Mentoring is a key element in many of these women’s stories. Although most of them identify strong, supportive women, including their mothers, as motivating and inspiring them, they also received guidance from men in their professional and personal lives, including supervisors and husbands. “My support, first and foremost is family. I had to have support of my husband and my kids when I first ran for office,” says Tome.

Chapdelaine’s husband gave up his own career to support hers, giving her the time and space she needed to become a college professor, then an administrator. Throughout her ascent, she looked to men and women in her life to fortify and encourage her. “The lesson I learned is that if a door opens and you are not sure you are ready, listen to people who know you well,” Chapdelaine says. “Women are a little more risk averse. … I may not have felt confident … but it’s gotten easier over the years.”

Burmaster also believes mentoring makes a difference. “Mentoring has been a thread throughout my whole career. Now in my 40th year of public education, I always sought out mentors, and they sought me out. I was very fortunate that there were leaders who told me that I’d be really good at this.”

Gardner, who Emerge’s Fink calls “a trailblazer,” found a kindred spirit in Marilyn Praisner, the longest serving woman on the Montgomery County Council who died in 2008. “[Praisner] was instrumental to me when I got involved with MACO (Maryland Association of Counties). She showed me how to get things done, how to make the system work,” Gardner says.

One of the fundamentals Praisner taught Gardner was to be well-prepared to answer questions, and push to a conclusion. “I have a reputation as someone who does her homework,” Gardner says. “A lot of women have that in their background. You can think on your feet, having done your homework.”

Del. Krimm worked for former delegates Sue Hecht and Galen Clagett before becoming a Frederick City alderwoman. “What I learned from Sue that has helped me today is the entire process: how government works and the interrelationships, and to take the initiative. You can’t wait for people to come to you, you need to pick up the phone and call them.”

To do that, confidence is essential, Krimm says. Confidence comes from working hard and chalking up successes. And she answers her own phone, to the surprise of some callers, who think she’s the administrative assistant.

CATALYSTS FOR CHANGE

Some women, however, navigated their careers with few women role models, including Alderwoman Russell. She retired from the Frederick Police Department as a lieutenant in 2003. Rising quickly in a department that is 90 percent male, she earned her sergeant stripes in a record five years. Without a role model, she initially attempted to imitate her male supervisors, but quickly discovered that her rough, tough act was untenable—and unappreciated. “Nobody wanted that from me. I relaxed, turned the tide, and learned what I needed to do,” Russell says.

Soon after retiring, she took on a land use issue at the urging of a neighbor, and her success prompted her to get more involved at City Hall. Running for alderwoman was a natural evolution. Now president pro tem and serving her second term, Russell says Alderwoman Kuzemchak inspired and coached her. “There always seems to be some catalyst for women [to run for office.] For Donna, it was a traffic light on 16th Street. For me, it was planning and zoning.”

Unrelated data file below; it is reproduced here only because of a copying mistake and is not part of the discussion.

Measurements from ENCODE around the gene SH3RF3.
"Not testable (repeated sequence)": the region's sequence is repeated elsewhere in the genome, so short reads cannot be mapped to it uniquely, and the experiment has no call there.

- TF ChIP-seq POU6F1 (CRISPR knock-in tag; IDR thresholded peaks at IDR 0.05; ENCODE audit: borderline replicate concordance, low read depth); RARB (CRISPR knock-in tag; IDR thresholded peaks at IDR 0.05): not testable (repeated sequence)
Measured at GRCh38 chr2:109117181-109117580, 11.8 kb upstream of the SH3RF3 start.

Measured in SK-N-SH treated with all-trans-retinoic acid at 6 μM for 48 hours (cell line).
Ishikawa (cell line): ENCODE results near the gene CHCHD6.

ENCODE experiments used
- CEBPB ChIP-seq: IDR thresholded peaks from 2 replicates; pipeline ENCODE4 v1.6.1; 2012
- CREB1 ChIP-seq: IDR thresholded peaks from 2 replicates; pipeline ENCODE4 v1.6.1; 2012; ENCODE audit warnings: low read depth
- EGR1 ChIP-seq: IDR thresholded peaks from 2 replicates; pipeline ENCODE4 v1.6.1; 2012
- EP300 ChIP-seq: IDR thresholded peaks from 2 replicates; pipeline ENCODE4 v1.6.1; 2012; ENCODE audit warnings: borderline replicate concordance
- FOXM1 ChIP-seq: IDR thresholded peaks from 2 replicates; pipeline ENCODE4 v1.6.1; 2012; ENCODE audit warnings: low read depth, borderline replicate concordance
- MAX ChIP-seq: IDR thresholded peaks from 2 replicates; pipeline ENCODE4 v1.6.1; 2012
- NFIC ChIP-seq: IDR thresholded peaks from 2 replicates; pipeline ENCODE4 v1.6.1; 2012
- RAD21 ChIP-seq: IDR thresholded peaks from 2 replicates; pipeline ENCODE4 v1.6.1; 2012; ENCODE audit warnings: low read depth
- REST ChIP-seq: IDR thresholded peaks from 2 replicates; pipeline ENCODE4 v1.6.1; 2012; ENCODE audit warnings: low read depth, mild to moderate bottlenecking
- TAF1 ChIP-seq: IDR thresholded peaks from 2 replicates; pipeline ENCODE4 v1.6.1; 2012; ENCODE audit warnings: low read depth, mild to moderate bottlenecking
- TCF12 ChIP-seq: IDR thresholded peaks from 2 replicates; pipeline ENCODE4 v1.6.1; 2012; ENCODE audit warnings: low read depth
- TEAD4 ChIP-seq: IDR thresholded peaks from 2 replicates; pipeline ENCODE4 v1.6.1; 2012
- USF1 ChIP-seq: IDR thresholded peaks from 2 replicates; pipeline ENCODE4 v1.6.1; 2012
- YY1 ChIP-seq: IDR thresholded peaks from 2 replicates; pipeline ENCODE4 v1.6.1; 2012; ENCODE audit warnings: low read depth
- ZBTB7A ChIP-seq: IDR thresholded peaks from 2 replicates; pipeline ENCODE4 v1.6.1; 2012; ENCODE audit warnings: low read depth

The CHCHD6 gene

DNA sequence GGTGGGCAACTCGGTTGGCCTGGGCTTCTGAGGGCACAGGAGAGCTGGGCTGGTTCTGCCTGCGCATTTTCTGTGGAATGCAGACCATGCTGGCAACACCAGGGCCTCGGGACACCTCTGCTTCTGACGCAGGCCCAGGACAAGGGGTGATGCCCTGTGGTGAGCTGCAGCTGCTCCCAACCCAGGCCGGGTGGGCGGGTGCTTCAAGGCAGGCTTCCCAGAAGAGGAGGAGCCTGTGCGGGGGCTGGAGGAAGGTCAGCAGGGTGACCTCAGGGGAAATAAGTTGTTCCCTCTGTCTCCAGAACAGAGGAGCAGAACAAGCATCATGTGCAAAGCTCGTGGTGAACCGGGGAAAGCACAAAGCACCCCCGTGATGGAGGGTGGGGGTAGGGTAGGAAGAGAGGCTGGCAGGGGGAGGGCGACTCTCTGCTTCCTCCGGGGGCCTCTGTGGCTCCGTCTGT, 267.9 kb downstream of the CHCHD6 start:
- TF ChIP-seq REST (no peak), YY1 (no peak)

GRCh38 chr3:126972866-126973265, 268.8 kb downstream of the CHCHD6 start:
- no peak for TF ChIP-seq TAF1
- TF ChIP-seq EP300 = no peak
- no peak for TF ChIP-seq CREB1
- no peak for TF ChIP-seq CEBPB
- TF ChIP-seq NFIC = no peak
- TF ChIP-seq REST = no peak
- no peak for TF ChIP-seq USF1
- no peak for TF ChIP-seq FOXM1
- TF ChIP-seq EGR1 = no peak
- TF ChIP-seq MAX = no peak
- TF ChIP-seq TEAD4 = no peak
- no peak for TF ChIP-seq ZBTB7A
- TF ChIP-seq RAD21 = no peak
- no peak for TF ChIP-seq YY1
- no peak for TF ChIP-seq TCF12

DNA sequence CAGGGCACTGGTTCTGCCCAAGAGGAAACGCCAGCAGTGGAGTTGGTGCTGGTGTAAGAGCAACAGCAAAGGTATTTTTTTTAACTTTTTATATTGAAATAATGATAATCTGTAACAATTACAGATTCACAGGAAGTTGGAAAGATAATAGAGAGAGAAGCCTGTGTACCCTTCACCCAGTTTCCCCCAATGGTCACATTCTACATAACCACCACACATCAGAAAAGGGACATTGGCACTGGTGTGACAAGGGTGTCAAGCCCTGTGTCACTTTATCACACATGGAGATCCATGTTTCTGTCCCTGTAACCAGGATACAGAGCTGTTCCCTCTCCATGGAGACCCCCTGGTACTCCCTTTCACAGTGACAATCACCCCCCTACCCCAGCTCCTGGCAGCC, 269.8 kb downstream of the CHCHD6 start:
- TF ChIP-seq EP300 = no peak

Frederick saw its first woman mayor in 2002 when Jennifer Dougherty beat out two-term incumbent James Grimes. Dougherty recalls some questioned whether a woman could handle the pressure of the job. “’Can you handle those old boys?’ was a phrase I heard while knocking on doors,” she says. “Fortunately, many people knew me from my business and Chamber of Commerce experience, so they knew I was prepared—and tough!”

Dougherty also recognizes the value of preparation, and spent a lot of time learning technical explanations so she could talk with confidence. “From the water details to budgets, I knew the nuts and bolts. Women expect to be questioned and work hard to have the answers, rather than push it off to staff,” she says.

WORK TO BE DONE

Stup earned a reputation for elbowing her way through the good, old boys and the traditional protocols in order to get the job done. She recalls her first meeting as commissioners’ president. The previous president, Galen Clagett, had a relaxed style, seldom starting 9 a.m. meetings before 9:30 a.m.

“[At my] first meeting, few showed up on time. I didn’t need a quorum—no voting required. Finished at 9:30. Next week everyone was there at 9 o’clock,” she says.

Stup was in office from 1982 to 1999, two terms as county commissioner and two as state delegate. Over the years, she says much has changed. Ability and being able to communicate take precedence over gender in selecting our officials now, she says. Gardner agrees that the path is now easier for women; she no longer gets questions about her role as mother and wife.

The first local elected official to be pregnant while in office, County Councilwoman Jessica Fitzwater, says it’s rare that anyone remarks on her pending motherhood in relation to her job. “While occasionally someone will ask, ‘How are you going to manage having a kid with everything else on your plate?’ most people are very excited for me,” Fitzwater says. “I’m sure there has been some backroom grumbling about me being pregnant, but frankly it doesn’t bother me one bit.”

Despite the inroads women have made in attaining positions of power in Frederick County, there’s more to be done. Women of color, with the exception of Social Services’ Diane Gordy, are missing in the power landscape of the county. More women are needed in key commission posts.

“We absolutely need to do a better job of getting more women to the table in elected and appointed leadership roles both in Frederick County and statewide,” Fitzwater says. “I have tried to share openings on county boards and commissions with my networks and encourage strong, talented women to get involved. Women often discount their experiences, such as volunteering for a nonprofit, organizing events at church, or serving on a PTA board, but those experiences are part of what make women great community leaders.” she says.